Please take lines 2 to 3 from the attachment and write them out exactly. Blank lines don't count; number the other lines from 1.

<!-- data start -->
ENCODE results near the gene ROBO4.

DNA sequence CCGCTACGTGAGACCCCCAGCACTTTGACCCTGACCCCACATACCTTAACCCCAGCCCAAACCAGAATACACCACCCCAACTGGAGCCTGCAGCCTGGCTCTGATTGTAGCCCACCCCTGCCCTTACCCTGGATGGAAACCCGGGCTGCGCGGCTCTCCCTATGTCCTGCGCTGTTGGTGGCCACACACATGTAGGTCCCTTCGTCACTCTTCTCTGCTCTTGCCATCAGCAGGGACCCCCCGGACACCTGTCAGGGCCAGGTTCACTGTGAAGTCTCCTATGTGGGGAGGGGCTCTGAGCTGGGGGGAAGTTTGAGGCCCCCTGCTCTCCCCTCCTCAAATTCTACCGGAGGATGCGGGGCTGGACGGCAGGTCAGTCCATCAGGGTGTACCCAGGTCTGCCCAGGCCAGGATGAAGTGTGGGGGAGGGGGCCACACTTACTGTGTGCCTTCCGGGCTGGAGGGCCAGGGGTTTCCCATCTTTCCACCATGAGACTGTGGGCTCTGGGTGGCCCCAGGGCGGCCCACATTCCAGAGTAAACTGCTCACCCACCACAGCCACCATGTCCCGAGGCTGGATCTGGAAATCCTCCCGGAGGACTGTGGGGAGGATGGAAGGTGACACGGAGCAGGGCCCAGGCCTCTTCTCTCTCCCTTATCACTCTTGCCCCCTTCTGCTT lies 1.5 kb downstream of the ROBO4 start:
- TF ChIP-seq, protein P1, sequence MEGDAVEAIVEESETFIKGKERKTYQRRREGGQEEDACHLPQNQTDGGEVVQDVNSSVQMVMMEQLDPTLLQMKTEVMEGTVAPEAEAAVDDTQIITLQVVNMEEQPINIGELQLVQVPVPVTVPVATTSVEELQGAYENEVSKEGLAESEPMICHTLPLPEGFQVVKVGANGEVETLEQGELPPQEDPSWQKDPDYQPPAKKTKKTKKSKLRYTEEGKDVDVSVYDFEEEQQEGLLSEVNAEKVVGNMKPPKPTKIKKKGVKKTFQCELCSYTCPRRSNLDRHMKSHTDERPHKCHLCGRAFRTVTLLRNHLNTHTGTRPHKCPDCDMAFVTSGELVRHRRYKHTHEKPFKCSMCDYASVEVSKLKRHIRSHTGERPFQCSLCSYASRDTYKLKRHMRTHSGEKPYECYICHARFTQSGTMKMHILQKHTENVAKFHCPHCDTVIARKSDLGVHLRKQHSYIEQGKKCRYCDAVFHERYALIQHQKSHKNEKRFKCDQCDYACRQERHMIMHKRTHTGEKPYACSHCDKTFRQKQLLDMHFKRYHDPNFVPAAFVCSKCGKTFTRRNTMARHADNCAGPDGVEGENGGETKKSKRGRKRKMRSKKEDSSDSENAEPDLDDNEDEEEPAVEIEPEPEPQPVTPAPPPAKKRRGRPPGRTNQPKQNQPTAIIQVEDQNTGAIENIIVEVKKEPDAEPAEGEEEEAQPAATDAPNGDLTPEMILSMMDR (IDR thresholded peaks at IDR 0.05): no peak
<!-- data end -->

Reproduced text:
DNA sequence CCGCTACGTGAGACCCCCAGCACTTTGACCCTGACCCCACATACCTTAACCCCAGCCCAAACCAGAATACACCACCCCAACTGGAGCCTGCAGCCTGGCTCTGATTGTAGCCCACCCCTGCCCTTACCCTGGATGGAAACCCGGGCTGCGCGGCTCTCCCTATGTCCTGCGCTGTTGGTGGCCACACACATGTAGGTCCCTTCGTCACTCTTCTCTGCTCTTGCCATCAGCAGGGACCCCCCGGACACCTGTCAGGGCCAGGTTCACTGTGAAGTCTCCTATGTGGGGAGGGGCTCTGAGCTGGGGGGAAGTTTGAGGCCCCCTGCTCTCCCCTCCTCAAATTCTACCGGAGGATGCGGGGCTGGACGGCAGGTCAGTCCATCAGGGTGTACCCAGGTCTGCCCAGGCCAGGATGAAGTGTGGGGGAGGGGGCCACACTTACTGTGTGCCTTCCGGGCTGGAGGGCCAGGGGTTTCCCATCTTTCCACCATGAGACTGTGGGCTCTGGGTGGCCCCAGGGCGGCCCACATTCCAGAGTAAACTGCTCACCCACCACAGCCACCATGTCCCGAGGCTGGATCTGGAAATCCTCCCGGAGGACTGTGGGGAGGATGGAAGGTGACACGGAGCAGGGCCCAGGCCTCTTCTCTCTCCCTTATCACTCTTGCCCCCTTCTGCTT lies 1.5 kb downstream of the ROBO4 start:
- TF ChIP-seq, protein P1, sequence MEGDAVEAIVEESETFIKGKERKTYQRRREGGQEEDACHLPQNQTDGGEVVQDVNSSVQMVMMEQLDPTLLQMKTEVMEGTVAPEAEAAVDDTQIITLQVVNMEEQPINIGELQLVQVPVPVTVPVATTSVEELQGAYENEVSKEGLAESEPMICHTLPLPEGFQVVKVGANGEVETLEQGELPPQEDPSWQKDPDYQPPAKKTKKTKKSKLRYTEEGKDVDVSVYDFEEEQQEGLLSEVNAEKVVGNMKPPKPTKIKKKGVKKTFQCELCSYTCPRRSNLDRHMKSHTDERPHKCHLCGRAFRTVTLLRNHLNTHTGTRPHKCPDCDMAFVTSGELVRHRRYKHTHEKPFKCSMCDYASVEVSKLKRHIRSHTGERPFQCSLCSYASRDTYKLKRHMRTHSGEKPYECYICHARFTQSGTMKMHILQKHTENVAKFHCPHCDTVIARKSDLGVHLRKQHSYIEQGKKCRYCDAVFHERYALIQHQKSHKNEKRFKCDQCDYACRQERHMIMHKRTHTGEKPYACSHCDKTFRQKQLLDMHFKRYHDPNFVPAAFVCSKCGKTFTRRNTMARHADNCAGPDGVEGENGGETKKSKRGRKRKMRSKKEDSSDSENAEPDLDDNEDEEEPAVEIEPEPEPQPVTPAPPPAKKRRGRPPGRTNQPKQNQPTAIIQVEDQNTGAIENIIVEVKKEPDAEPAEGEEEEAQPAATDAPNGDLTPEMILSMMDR (IDR thresholded peaks at IDR 0.05): no peak